Vaginitis signs and symptoms may include:
- Change in color, odor or amount of discharge from your vagina
- Vaginal itching or irritation
- Pain during intercourse
- Painful urination
- Light vaginal bleeding or spotting
The characteristics of vaginal discharge may indicate the type of vaginitis you have. Examples include:
- Bacterial vaginosis. You may develop a grayish-white, foul-smelling discharge. The odor, often described as fish-like, may be more obvious after sexual intercourse.
- Yeast infection. The main symptom is itching, but you may have a white, thick discharge that resembles cottage cheese.
- Trichomoniasis. An infection called trichomoniasis (trik-o-moe-NIE-uh-sis) can cause a greenish yellow, sometimes frothy discharge.
When to see a doctor
See your doctor if you develop any unusual vaginal discomfort, especially if:
- You've never had a vaginal infection. Seeing your doctor can establish the cause and help you learn to identify the signs and symptoms.
- You've had vaginal infections before, but in this case, it seems different.
- You've had multiple sex partners or a recent new partner. You could have a sexually transmitted infection. The signs and symptoms of some sexually transmitted infections are similar to those of a yeast infection or bacterial vaginosis.
- You've completed a course of over-the-counter anti-yeast medication and your symptoms persist, you have a fever, or you have a particularly unpleasant vaginal odor. These are signs the infection may be from something other than yeast or from a resistant strain of yeast.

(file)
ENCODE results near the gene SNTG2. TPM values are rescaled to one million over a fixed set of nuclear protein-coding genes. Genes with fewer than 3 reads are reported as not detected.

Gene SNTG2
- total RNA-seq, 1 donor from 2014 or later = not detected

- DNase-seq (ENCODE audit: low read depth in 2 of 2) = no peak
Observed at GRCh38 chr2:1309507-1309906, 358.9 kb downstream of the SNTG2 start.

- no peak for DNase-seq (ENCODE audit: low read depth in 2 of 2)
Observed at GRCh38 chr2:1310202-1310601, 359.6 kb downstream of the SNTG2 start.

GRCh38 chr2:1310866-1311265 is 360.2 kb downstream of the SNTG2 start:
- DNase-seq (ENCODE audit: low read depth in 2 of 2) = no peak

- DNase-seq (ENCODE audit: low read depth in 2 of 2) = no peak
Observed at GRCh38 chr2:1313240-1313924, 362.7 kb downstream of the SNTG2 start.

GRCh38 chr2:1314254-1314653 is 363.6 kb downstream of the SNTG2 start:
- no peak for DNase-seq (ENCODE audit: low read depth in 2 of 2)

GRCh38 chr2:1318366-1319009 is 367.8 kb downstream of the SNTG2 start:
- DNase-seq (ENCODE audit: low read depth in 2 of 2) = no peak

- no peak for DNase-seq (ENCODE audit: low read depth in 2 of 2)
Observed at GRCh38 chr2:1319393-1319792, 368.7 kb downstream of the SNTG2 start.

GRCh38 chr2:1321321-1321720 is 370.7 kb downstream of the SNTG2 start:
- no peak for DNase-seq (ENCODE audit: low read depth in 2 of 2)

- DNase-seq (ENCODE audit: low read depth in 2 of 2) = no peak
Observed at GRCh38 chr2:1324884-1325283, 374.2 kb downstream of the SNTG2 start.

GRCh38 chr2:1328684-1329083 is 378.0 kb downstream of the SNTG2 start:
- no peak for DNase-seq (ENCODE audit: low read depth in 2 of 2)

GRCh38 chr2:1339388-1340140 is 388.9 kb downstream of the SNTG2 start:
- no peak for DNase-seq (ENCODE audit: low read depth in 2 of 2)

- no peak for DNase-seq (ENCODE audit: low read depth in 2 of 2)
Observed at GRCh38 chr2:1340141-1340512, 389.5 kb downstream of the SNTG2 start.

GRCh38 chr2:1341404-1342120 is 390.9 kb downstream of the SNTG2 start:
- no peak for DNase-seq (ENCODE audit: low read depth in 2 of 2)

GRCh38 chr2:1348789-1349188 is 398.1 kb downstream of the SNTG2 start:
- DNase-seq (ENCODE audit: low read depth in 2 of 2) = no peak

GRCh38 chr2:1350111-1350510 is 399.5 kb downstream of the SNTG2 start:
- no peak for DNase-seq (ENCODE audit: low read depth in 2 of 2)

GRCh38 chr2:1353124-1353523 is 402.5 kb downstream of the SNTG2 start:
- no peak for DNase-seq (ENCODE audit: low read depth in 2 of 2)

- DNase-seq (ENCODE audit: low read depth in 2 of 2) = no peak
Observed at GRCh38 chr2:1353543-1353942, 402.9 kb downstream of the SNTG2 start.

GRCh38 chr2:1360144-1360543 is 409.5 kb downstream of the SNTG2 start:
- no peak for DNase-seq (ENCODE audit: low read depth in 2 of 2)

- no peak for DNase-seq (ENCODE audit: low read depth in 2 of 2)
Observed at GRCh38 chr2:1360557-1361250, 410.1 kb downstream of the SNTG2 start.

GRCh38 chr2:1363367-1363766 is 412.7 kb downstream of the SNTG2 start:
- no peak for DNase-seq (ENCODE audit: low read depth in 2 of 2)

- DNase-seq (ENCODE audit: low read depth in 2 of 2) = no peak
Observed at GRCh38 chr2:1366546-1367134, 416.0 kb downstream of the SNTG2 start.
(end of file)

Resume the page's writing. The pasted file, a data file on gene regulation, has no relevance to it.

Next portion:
You probably don't need to see your doctor every time you have vaginal irritation and discharge, particularly if:
Mar. 06, 2014
- You've previously had a diagnosis of vaginal yeast infections and your signs and symptoms are the same as before
- You know the signs and symptoms of a yeast infection and you're confident that you have a yeast infection
- Sobel J. Approach to women with symptoms of vaginitis. http://www.uptodate.com/home. Accessed Oct. 3, 2013.
- Centers for Disease Control and Prevention, et al. Sexually transmitted diseases treatment guidelines, 2010. MMWR Recommendations and Reports. 2010;59:1. http://www.cdc.gov/mmwr/preview/mmwrhtml/rr5912a1.htm. Accessed Oct. 3, 2013.
- Lentz GM, et al. Comprehensive Gynecology. 6th ed. Philadelphia, Pa.: Mosby Elsevier; 2012. http://www.clinicalkey.com. Accessed Oct. 3, 2013.
- Hainer BL, et al. Vaginitis: Diagnosis and treatment. American Family Physician. 2011;83:807.
- American College of Obstetricians and Gynecologists. Vaginitis. Obstetrics & Gynecology. 2006;107:1195.
- Vaginal yeast infections fact sheet. Office on Women's Health. http://www.womenshealth.gov/publications/our-publications/fact-sheet/vaginal-yeast-infections.cfm. Accessed Oct. 8, 2013.
- Condom fact sheet in brief. Centers for Disease Control and Prevention. http://www.cdc.gov/condomeffectiveness/brief.html. Accessed Oct. 8, 2013.
- Sobel J. Trichomoniasis. http://www.uptodate.com/home. Accessed Oct. 9, 2013.
- Marnach ML (expert opinion). Mayo Clinic, Rochester, Minn. Nov. 1, 2013.
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